While that may strike fear into the hearts of some – particularly those who embrace the small-village feeling the neighborhood has now – Spears says that early conversations with Gordy indicate that the developer is willing to discuss concerns with neighbors and perhaps work arts and creative spaces into his plans. “We have a lot of creative industries that have grown up in the warehouse district,” Spears says. “We have Steadfast Brand, an international clothing brand, we have artists, we have two or three print shops, and a lot of other stuff going on as far as creative industries go. It’s a real economic engine for our district. … I expressed to him that we don’t want to lose that.”
And, from what Gordy says, he doesn’t want to lose that, either. In fact, he says, the neighborhood vibe is, in part, what drew him to want to do a project in Ivanhoe in the first place.
“I’m from Orlando. I grew up in College Park. I know this area very well,” he says. “This is a place I like to hang out myself. It’s always nice and fun to do a project in a place where you like to spend time.”
Spears says that he’s hoping the meeting will be an opportunity for the neighborhood to offer constructive input on the proposal – and that Gordy is open to taking the concerns to heart, as the developer won’t have to jump through as many hoops as some to get his project approved by the city.
“It’s a very different situation than in Mills Park or in College Park on Princeton, where the developers have to go for variances to get things done,” he says. “Chance doesn’t need that, he’s already got it. So our only chance with this is to convince him that there’s a better idea, other than what he’s already thought of. We are not opposing his development because we know that’s futile. What we’re trying to do is come up with an idea that solves the planning issues in our district and makes a space for the creative industries to stay.”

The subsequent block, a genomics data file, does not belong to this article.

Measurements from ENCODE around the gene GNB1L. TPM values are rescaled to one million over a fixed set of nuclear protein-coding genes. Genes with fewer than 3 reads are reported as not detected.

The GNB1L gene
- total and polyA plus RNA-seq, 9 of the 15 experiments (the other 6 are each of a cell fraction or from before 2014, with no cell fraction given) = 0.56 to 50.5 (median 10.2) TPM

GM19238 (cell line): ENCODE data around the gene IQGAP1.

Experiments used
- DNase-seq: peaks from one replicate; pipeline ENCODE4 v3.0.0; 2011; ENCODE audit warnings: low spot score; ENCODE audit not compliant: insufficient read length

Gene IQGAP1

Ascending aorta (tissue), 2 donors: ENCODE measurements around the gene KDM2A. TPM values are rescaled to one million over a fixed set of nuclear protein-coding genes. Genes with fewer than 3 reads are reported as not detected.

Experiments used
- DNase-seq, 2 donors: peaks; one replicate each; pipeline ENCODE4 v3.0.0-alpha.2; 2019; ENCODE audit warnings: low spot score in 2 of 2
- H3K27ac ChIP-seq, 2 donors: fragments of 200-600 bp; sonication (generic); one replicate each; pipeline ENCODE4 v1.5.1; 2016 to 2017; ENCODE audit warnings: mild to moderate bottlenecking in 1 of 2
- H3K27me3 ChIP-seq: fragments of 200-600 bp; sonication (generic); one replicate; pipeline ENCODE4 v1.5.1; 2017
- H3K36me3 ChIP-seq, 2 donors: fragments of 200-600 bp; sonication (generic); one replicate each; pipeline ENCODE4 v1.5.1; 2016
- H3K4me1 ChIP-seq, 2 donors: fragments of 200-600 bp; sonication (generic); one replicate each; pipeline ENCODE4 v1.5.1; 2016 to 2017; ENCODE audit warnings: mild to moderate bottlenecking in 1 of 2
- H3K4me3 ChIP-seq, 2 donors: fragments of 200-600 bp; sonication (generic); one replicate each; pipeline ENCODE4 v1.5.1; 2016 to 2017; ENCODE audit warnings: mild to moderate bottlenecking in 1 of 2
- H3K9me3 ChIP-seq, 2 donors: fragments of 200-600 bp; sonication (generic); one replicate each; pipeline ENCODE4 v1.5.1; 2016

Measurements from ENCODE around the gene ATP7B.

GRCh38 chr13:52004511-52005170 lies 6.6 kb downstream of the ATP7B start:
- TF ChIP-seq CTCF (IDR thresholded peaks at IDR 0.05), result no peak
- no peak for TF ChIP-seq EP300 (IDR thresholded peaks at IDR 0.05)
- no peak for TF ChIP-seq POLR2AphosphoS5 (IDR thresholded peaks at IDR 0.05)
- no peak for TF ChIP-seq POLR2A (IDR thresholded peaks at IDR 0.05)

Some of those creative industries, though, are going to have some tough decisions to make in the coming months. Star, for instance, says she had actually hoped to grow the Venue. “We had plans to be bigger,” she says. But now she has to decide whether to relocate. “I have not made the decision for myself and the business and the Venue. However, I would like to stay in the neighborhood.”
Spears says he’s trying to see the interest from a major developer as a good thing for Ivanhoe Village. He says that over the years, he has wanted to see the city address the area’s long-term issues.
“I’ve been pushing the city to revise the comprehensive plan for our area for a long time,” he says. “I hate to see things done piecemeal when we really need a total overhaul of our district plan. But every time I mention this to the city, they say, ‘Oh yeah, we don’t have budget for that.’”
He says that a significant development project could be good news for the neighborhood because it would force some attention to its problems.
“Whatever happens on that property is the key to what happens in our district, like fixing the traffic flow,” he says. “So I see this as a way to jumpstart getting the city back engaged and planning for the long-term vision for our district.”
Plus, he says, Gordy has a good reputation when it comes to developing with the community in mind.
“Really, if we could have a real, true mixed-use project that incorporates commercial, employment opportunities in the district, as well as more housing, I think that’s a win-win for everybody,” he says. “I would love for this to be a happy ending story, where we can work with the developer and help him bring a world-class, mixed-use project to our area.”